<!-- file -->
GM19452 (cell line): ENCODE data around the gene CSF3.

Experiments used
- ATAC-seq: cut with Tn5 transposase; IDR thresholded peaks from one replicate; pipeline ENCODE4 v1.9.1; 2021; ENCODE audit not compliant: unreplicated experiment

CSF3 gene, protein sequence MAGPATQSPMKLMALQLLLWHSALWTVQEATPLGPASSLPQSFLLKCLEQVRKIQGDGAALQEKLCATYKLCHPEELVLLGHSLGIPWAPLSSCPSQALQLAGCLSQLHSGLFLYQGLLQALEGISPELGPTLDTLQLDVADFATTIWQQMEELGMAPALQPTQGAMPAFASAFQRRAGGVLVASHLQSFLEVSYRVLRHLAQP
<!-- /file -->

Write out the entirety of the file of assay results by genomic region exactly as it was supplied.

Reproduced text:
GM19452 (cell line): ENCODE data around the gene CSF3.

Experiments used
- ATAC-seq: cut with Tn5 transposase; IDR thresholded peaks from one replicate; pipeline ENCODE4 v1.9.1; 2021; ENCODE audit not compliant: unreplicated experiment

CSF3 gene, protein sequence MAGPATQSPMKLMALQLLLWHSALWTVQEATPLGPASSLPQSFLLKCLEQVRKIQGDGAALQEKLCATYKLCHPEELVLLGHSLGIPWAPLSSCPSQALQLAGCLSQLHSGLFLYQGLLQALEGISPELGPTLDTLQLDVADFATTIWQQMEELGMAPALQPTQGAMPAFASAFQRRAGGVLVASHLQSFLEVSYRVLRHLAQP